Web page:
THE sound of thousands of feet - people coming from all directions in the dark to enter Robertson Park for the dawn service - broke the early morning silence on Friday.
A record crowd of around 1,000 honoured the Anzac memory.
With barely an audible whisper heard among the crowd mayor of Orange John Davis led the service assisted by Pastor Bruce Bennett who delivered the prayers.
In the darkness Orange residents from parents with babies and toddlers to the elderly who had to be helped into the park, stood silently as the Orange Male Voice Choir delivered a poignant performance of the traditional hymn Abide With Me.
Also breaking the silence was the sound of piper Don Peck, and bugler Derek Johns who later returned to play for the main service at 11am.
David Norris was among many people who stood alone and silent during the ceremony, which he has attended for the last few years.
"It is about respect and acknowledging the human suffering and I think education of our schoolchildren is playing a big part"
“I think why so many Australians and particularly young ones are coming out to honour the memory of those who fought and died, is because of this growing realisation war is not to be glorified - it is about respect and acknowledging the human suffering and I think education of our schoolchildren is playing a big part,” he said.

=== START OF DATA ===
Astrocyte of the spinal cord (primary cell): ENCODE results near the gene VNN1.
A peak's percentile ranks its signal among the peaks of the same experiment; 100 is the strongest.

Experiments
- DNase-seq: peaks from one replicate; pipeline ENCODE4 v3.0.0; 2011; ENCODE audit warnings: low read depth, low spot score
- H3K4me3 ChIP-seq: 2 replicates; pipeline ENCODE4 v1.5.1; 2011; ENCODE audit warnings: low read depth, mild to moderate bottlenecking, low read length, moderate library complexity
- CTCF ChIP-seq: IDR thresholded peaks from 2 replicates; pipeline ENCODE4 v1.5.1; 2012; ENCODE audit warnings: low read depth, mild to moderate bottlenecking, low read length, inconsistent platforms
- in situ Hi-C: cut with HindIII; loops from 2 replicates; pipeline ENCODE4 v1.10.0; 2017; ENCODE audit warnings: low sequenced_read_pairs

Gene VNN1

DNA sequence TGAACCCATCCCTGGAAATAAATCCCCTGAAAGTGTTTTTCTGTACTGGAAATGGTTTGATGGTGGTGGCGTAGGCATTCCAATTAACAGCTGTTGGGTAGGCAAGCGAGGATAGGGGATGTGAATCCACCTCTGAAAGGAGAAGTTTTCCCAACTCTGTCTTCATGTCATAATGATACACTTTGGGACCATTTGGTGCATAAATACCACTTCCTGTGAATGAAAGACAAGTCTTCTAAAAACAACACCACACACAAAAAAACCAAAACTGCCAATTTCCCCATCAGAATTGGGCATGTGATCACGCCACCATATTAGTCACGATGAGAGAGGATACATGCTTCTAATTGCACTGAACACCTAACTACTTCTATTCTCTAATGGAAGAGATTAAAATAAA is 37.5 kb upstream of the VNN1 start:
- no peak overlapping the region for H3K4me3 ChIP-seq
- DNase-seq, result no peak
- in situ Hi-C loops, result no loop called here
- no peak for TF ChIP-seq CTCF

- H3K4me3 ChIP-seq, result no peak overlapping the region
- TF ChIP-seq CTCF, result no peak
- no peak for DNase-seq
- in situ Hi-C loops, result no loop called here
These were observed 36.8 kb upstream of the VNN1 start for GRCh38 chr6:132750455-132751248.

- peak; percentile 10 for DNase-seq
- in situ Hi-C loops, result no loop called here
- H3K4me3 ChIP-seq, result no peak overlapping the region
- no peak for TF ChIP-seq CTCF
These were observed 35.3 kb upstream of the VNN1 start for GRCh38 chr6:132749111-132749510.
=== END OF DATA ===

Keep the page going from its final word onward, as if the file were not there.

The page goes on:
Morrie Dally who sang with the choir has watched as the numbers for the dawn service have grown in Orange over the last few years.
“It is an extremely emotional service,” he said.
Vice president of the RSL Chris Colvin said yesterday’s crowd was a far cry from the days as a young boy he attended the dawn service.
“I can remember standing here with my grandfather and there were just a handful of people who had come down to join in with the RSL.
Member for Orange Andrew Gee who attended all three services yesterday, said the response to the dawn service was extraordinary.
“I have never seen such a big crowd and actually of all the places I have visited on Anzac Day in the past I believe Orange to have one of the biggest turnouts with crowds at the dawn service and the main service - there is just such a community spirit here about Anzac Day,” he said.
Special guest of the RSL for Friday’s services was Captain Greg Laxton who is based at Garden Island with the Australian navy.
“We have a program where we like to send our officers out to various locations across the nation for Anzac Day, so I am really pleased to be here and be part of the commemorations,” he said.
Cr Davis said he was “blown away” by the size of yesterday’s dawn service crowd and even though the number of marchers to the ceremony, 104, was down on previous years due to the passage of time and those ex-service personnel who have passed away, he said the big crowd was testament to the significance the community now places on all Anzac Day services.